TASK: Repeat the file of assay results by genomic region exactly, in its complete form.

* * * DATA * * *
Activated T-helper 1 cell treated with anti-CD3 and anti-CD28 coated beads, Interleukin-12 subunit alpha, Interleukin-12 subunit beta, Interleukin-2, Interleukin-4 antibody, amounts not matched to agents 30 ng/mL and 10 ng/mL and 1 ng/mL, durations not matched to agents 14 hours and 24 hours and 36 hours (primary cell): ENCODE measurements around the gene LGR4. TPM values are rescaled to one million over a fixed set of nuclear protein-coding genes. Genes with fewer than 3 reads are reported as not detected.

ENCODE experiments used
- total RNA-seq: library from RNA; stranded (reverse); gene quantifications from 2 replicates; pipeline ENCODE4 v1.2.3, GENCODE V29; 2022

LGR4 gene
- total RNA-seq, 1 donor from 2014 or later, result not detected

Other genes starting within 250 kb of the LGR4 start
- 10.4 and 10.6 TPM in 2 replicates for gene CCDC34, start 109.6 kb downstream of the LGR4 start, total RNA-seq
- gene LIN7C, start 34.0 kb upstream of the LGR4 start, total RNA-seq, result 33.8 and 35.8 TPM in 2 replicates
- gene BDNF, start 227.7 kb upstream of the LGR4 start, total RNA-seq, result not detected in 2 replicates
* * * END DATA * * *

Activated T-helper 1 cell treated with anti-CD3 and anti-CD28 coated beads, Interleukin-12 subunit alpha, Interleukin-12 subunit beta, Interleukin-2, Interleukin-4 antibody, amounts not matched to agents 30 ng/mL and 10 ng/mL and 1 ng/mL, durations not matched to agents 14 hours and 24 hours and 36 hours (primary cell): ENCODE measurements around the gene LGR4. TPM values are rescaled to one million over a fixed set of nuclear protein-coding genes. Genes with fewer than 3 reads are reported as not detected.

ENCODE experiments used
- total RNA-seq: library from RNA; stranded (reverse); gene quantifications from 2 replicates; pipeline ENCODE4 v1.2.3, GENCODE V29; 2022

LGR4 gene
- total RNA-seq, 1 donor from 2014 or later, result not detected

Other genes starting within 250 kb of the LGR4 start
- 10.4 and 10.6 TPM in 2 replicates for gene CCDC34, start 109.6 kb downstream of the LGR4 start, total RNA-seq
- gene LIN7C, start 34.0 kb upstream of the LGR4 start, total RNA-seq, result 33.8 and 35.8 TPM in 2 replicates
- gene BDNF, start 227.7 kb upstream of the LGR4 start, total RNA-seq, result not detected in 2 replicates